This wasn’t the end of Ethiopian Jews’ migration to Israel. Another 14,300 Ethiopian Jews were airlifted from Addis Ababa to Israel on May 23, 1991, in response to the nation’s civil war and impending famine. Diplomats negotiated a last-minute agreement with the Ethiopian government, and members of the Jewish faith were rescued just days before Addis Ababa fell to rebel forces. 35 aircraft were involved in the short-term mission, which was so time-sensitive that one plane still holds the Guinness World Record for most passengers on a single flight. The aircraft in question transported 1,078 people to safety, with two additional passengers born onboard. Both operations brought remarkable artistic talent to Israel.

In 2021, estimates reveal that roughly 100 or so Jews remain in Ethiopia today, yet culturally, Ethiopian Judaism thrives. The five artists profiled below strive to honor their respective collective histories while acknowledging the path forward.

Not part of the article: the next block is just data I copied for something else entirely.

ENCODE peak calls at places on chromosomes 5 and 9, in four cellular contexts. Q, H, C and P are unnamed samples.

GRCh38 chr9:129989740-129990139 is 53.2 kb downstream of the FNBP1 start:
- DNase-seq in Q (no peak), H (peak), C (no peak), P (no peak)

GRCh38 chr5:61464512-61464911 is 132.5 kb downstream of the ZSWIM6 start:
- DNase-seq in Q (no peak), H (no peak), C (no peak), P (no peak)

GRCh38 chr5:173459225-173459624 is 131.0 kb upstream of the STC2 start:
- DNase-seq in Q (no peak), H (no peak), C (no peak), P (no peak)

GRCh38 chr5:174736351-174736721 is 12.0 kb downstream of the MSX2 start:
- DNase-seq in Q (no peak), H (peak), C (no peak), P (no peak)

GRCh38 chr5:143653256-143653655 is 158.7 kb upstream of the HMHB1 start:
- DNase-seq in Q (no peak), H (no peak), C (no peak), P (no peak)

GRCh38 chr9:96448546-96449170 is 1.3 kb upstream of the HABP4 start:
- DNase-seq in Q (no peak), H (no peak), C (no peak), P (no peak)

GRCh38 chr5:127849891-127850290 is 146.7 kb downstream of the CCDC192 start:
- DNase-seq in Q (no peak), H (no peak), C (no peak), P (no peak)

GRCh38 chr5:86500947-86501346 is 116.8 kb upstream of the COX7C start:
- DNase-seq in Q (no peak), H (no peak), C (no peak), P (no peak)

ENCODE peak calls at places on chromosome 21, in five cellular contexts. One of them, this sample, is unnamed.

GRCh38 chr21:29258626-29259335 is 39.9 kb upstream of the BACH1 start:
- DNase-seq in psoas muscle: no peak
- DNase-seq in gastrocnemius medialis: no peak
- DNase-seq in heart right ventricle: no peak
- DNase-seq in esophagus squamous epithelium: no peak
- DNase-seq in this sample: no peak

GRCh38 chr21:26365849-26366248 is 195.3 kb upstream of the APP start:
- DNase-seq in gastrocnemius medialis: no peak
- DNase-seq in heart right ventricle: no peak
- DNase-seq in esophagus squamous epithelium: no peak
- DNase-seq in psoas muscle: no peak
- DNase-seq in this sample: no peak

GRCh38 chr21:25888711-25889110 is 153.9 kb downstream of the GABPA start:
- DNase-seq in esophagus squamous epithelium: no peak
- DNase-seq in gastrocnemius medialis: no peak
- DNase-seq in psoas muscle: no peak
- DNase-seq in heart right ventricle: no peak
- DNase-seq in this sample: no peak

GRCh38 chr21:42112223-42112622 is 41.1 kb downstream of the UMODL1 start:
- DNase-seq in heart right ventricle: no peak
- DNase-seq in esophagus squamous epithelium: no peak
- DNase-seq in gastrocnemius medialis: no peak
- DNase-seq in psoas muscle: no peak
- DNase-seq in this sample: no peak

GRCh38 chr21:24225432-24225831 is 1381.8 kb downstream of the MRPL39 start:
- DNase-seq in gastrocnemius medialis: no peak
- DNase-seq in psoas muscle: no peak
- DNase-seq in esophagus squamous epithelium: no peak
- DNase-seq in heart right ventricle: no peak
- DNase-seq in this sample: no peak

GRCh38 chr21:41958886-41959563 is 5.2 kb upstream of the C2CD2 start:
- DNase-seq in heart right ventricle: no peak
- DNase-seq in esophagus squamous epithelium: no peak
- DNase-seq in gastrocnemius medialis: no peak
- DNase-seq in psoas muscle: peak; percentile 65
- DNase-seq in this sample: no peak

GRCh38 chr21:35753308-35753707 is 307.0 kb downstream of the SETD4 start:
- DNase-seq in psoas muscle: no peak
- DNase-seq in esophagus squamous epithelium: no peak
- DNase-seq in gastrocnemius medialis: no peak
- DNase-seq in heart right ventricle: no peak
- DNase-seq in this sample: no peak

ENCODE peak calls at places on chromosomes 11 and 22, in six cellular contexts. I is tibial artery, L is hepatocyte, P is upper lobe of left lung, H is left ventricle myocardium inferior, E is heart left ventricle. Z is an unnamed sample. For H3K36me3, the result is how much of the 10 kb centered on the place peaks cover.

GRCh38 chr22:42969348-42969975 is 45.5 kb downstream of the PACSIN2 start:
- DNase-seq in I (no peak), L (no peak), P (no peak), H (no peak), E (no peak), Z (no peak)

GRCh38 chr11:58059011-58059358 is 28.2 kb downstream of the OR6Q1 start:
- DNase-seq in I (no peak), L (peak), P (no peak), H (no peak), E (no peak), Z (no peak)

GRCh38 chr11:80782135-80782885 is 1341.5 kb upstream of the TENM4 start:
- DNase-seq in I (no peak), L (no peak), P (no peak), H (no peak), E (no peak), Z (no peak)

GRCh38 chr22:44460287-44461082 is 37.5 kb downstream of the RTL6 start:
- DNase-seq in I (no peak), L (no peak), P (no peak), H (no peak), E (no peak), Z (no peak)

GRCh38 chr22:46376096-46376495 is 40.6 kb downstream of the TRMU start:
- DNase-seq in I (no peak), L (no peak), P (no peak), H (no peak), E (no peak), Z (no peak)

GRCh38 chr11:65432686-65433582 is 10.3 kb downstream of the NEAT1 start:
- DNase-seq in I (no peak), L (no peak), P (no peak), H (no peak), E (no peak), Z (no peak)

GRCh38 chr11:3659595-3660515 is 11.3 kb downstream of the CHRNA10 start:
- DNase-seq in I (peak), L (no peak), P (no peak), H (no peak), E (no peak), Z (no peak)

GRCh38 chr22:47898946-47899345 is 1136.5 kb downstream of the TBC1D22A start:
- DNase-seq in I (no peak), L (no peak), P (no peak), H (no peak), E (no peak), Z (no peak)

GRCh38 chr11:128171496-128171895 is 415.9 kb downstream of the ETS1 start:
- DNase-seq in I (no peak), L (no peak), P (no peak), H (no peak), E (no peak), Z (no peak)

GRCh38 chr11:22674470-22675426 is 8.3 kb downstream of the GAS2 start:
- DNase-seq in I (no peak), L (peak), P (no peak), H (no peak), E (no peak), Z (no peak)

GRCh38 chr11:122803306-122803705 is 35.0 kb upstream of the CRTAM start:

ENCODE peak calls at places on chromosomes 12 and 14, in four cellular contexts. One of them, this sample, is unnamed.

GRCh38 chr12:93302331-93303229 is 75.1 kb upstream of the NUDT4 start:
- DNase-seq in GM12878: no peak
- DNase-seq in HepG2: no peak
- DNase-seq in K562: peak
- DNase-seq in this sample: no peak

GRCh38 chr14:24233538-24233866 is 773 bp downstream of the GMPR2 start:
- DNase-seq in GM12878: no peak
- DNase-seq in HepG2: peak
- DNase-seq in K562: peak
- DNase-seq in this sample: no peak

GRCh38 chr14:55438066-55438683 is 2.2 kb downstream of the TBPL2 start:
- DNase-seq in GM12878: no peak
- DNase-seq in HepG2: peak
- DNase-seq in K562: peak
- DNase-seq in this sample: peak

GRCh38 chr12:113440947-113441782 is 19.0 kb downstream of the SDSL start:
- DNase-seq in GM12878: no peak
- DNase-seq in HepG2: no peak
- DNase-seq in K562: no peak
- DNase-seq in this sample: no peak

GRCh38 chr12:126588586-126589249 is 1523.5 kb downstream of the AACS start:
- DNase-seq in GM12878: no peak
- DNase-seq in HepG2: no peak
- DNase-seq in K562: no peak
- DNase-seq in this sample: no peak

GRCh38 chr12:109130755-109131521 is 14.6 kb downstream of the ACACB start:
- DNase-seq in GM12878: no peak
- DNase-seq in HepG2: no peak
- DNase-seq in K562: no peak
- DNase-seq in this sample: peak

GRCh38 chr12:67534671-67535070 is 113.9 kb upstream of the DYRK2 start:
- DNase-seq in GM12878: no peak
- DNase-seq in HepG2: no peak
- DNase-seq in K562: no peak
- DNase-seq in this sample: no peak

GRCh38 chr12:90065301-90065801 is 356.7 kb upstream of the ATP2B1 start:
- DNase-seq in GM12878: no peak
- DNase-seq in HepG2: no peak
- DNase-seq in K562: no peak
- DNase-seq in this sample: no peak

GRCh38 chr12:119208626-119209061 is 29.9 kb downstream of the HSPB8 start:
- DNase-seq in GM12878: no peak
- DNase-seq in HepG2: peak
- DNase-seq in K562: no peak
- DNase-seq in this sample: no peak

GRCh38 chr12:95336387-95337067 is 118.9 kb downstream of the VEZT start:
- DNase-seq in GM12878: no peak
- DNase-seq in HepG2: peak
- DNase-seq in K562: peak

Tigist Home Afternoon

Tigist Yoseph Ron
Soft and simple, Tigist Yoseph Ron believes working in black and white helps her focus on the emotions present in her visual stories. Femininity, motherhood, and a sense of otherness—of feeling foreign following displacement, or in the wake of transition—create a sense of rhythm; the social commentary Ron creates by showcasing everyday activities and tasks is palpable. Generally, the artist begins each work with a person to whom she is close, respecting the person’s privacy by shadowing the face, as she delves further. Each drawing remains special to her, an experience driven by the physical experience of applying natural charcoal directly onto paper. “The whole body participates in the creation,” Ron explains. “The physicality of the work and the direct contact make it more human, natural, and real to me.”

While there’s movement in the process of creating, the viewer experiences a similar fluidity. Ron has learned that long lines moving in a certain direction can help guide the viewer’s eye across the page, creating a rhythm via shapes and abstractions. This adds depth to the work, fostering a greater sense of connection between creator and viewer—an effect that will be apparent in the artist’s upcoming Home series, featuring drawings that will be on view in Rome and Tel Aviv in the late spring.